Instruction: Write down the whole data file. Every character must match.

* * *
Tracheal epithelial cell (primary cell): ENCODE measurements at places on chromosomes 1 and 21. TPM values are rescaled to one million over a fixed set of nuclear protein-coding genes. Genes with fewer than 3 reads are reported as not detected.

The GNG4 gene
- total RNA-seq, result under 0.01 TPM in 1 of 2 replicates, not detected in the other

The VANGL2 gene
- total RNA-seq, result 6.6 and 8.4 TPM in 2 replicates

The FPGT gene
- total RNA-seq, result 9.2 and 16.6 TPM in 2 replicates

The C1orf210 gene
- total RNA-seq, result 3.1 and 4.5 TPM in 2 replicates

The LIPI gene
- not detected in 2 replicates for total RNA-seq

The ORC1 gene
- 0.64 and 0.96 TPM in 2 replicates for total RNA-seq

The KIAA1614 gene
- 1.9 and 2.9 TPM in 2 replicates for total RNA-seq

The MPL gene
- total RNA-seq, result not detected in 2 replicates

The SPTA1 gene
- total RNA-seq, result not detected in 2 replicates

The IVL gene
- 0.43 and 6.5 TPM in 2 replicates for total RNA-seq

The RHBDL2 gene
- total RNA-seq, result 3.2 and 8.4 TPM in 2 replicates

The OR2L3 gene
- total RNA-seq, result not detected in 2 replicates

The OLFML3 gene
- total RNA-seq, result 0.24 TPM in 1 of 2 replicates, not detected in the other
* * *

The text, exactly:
Tracheal epithelial cell (primary cell): ENCODE measurements at places on chromosomes 1 and 21. TPM values are rescaled to one million over a fixed set of nuclear protein-coding genes. Genes with fewer than 3 reads are reported as not detected.

The GNG4 gene
- total RNA-seq, result under 0.01 TPM in 1 of 2 replicates, not detected in the other

The VANGL2 gene
- total RNA-seq, result 6.6 and 8.4 TPM in 2 replicates

The FPGT gene
- total RNA-seq, result 9.2 and 16.6 TPM in 2 replicates

The C1orf210 gene
- total RNA-seq, result 3.1 and 4.5 TPM in 2 replicates

The LIPI gene
- not detected in 2 replicates for total RNA-seq

The ORC1 gene
- 0.64 and 0.96 TPM in 2 replicates for total RNA-seq

The KIAA1614 gene
- 1.9 and 2.9 TPM in 2 replicates for total RNA-seq

The MPL gene
- total RNA-seq, result not detected in 2 replicates

The SPTA1 gene
- total RNA-seq, result not detected in 2 replicates

The IVL gene
- 0.43 and 6.5 TPM in 2 replicates for total RNA-seq

The RHBDL2 gene
- total RNA-seq, result 3.2 and 8.4 TPM in 2 replicates

The OR2L3 gene
- total RNA-seq, result not detected in 2 replicates

The OLFML3 gene
- total RNA-seq, result 0.24 TPM in 1 of 2 replicates, not detected in the other